Attending a safeguarding course with Dr Neil Macey and Mike McGivern, and numerous teachers and teaching assistant, I started my role at Simply Education.
Temporary cover and supply teachers can be a conduit to help students. They can be a face that isn’t feared or one that carries a stigma. They can act as a post-it note, relaying a suddenly released message from an unsuspecting student that may be suffering abuse to a newly trusted face. Or not. Either way, it is everyone’s responsibility.
A whistle-blowing policy sounds medieval and part of espionage but is essential to all involved in education. The ability to be a quiet snitch and allow vital information to protect a minor is an important tool to end suffering and a serious crime. On a personal level, I wouldn’t hesitate to shop an adult abusing a minor. It is a pathetic and callous crime. Those who do it deserve the book (and some) thrown at them.
Any employee, teacher, parent, stakeholders, and those in education have a duty of care to their students and minors. It is law and policy that every school has to prevent abuse and ensure all students can live and study in a safe and caring environment. But, once the kid leaves the teacher of employee of the school’s sight, then that duty of care terminates. The safe-guarder is a reporter and not an investigator. Wherever possible, those extra eyes could matter. A multi-agency hub and the police make up the investigation wing. The initial reporter could be a simple supply cover teacher.
Abusers are hidden from plain sight, and most evade authority and some brainwash their kids or the affected children. Since the end of World War II, one or two children have been killed every week. About 44% are killed by parents. Someone within the community around them will likely be involved. Rarely is it random, and all of these should have been prevented. Stranger danger accounts for a fifth of all recorded cases. How many cases go missed? Statistics can only tell you so much, which is exactly why safeguarding is so important.
Some people will not see signs of domestic abuse but may spot an effect on a student. Abusive signs may be visible and appear unlike a scraped knee or a fall. These alarm bells need to be sounded.
The tragic death of Victoria Climbié led to new laws and networking to allow the sharing of information. Data protection laws aren’t a wall, but the proper channels are needed. We must be open and honest to record our concerns whilst ensuring no details are leaked. Other improvements have been made. Safe working practices involve no one to one situations. They are not allowed. More open areas and open-plan schools help protect students and adults from accusations.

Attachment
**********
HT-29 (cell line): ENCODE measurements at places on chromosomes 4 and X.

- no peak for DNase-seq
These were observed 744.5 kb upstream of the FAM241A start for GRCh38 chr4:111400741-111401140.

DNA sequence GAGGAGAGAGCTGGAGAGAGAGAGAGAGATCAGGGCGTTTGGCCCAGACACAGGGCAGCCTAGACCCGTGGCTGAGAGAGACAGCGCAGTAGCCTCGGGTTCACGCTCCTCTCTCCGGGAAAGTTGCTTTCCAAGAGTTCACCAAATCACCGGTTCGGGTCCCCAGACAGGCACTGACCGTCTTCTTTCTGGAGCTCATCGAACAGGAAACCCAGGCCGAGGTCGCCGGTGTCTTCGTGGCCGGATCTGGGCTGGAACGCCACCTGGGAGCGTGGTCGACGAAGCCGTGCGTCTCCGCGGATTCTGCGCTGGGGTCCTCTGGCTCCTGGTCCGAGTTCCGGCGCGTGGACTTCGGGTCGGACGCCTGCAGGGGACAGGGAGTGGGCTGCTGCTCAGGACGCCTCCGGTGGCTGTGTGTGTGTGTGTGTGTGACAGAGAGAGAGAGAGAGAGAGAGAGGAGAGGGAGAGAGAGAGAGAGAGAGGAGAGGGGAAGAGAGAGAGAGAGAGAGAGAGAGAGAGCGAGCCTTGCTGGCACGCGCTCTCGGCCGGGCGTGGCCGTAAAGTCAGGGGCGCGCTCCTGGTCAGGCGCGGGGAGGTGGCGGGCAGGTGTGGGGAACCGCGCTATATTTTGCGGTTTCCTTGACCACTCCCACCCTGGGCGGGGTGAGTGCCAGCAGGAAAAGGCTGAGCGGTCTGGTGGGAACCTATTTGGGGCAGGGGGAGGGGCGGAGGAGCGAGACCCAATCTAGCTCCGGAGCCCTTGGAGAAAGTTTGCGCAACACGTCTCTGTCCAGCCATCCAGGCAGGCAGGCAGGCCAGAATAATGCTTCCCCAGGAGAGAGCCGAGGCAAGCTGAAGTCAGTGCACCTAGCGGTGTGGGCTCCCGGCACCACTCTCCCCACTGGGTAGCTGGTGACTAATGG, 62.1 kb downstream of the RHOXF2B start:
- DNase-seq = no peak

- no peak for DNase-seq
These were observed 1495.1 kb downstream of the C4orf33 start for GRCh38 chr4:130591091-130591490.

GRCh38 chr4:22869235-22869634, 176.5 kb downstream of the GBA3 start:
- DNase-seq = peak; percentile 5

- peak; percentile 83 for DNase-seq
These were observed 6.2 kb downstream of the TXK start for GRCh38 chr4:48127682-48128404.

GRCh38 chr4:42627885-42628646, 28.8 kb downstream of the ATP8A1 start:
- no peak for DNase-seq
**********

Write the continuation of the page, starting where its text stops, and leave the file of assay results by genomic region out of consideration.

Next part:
The modern teacher or assistant has to move with the times. No unsupervised closed environment with access to technology devices. Screens must be visible. Some whizkids are fast and know how to bypass controls. They may see controlled virtual spaces as a challenge. It is imperative to ensure these loophole realms aren’t possible for kids.
A teacher must evolve their privacy too. Don’t disclose or drop easy to track personal information. Update and improve your online presence. Reduce the ability for students to find you, or even your employer. Certainly, don’t criticise schools. The internet has a memory.
THINGS TO CONSIDER:
Personal awareness and safety.
How people react.
Where we are solid, then we don’t need to worry about our own behaviours.
For further information, see the Sexual Offences Act 2003 or visit: http://www.thinkuknow.co.uk
I had to wait for my own enhanced noncriminal disclosure and supply a certificate from working overseas before being considered for a job in education. These necessary steps ensure a safe working and learning environment. However, regular reflection and review ensure we’re all up to speed with the latest developments and demands. Reducing crime towards minors is essential.